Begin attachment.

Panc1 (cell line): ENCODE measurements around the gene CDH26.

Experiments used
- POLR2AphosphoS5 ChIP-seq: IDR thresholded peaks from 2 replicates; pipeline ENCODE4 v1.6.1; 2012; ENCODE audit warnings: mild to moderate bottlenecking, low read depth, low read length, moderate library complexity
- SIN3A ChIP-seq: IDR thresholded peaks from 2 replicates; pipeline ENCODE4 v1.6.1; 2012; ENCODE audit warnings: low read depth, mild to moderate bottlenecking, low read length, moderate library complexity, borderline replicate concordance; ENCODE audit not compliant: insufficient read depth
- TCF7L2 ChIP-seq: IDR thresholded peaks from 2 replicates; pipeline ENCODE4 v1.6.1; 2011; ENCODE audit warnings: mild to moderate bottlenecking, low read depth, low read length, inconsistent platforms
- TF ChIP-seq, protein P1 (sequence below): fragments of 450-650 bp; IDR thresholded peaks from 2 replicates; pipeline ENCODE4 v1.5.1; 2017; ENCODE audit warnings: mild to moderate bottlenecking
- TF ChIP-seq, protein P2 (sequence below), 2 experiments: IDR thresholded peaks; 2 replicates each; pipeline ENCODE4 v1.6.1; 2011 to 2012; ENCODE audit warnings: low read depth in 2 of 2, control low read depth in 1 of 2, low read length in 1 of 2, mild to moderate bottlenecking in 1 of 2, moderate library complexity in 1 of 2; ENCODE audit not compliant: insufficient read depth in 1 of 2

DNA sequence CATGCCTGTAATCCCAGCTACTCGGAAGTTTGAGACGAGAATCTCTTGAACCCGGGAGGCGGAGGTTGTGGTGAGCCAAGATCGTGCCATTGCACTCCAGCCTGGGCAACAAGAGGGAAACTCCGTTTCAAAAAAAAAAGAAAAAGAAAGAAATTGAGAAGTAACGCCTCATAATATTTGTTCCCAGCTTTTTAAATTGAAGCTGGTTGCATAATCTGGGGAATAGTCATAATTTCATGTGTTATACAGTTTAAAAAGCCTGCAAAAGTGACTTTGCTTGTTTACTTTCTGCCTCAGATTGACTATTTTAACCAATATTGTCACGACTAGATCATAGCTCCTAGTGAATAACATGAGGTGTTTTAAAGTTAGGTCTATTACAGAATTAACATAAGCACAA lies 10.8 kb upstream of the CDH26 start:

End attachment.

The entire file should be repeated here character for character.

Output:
Panc1 (cell line): ENCODE measurements around the gene CDH26.

Experiments used
- POLR2AphosphoS5 ChIP-seq: IDR thresholded peaks from 2 replicates; pipeline ENCODE4 v1.6.1; 2012; ENCODE audit warnings: mild to moderate bottlenecking, low read depth, low read length, moderate library complexity
- SIN3A ChIP-seq: IDR thresholded peaks from 2 replicates; pipeline ENCODE4 v1.6.1; 2012; ENCODE audit warnings: low read depth, mild to moderate bottlenecking, low read length, moderate library complexity, borderline replicate concordance; ENCODE audit not compliant: insufficient read depth
- TCF7L2 ChIP-seq: IDR thresholded peaks from 2 replicates; pipeline ENCODE4 v1.6.1; 2011; ENCODE audit warnings: mild to moderate bottlenecking, low read depth, low read length, inconsistent platforms
- TF ChIP-seq, protein P1 (sequence below): fragments of 450-650 bp; IDR thresholded peaks from 2 replicates; pipeline ENCODE4 v1.5.1; 2017; ENCODE audit warnings: mild to moderate bottlenecking
- TF ChIP-seq, protein P2 (sequence below), 2 experiments: IDR thresholded peaks; 2 replicates each; pipeline ENCODE4 v1.6.1; 2011 to 2012; ENCODE audit warnings: low read depth in 2 of 2, control low read depth in 1 of 2, low read length in 1 of 2, mild to moderate bottlenecking in 1 of 2, moderate library complexity in 1 of 2; ENCODE audit not compliant: insufficient read depth in 1 of 2

DNA sequence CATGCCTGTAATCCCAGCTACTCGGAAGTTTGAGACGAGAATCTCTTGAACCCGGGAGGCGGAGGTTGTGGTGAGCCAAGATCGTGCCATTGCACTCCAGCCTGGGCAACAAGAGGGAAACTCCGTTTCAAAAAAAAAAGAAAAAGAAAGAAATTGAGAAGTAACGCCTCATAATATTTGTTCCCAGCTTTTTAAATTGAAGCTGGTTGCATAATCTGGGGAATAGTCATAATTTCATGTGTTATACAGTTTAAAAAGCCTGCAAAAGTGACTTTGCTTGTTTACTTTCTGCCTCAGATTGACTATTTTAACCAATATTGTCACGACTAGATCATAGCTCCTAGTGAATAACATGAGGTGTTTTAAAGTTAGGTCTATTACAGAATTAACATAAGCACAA lies 10.8 kb upstream of the CDH26 start: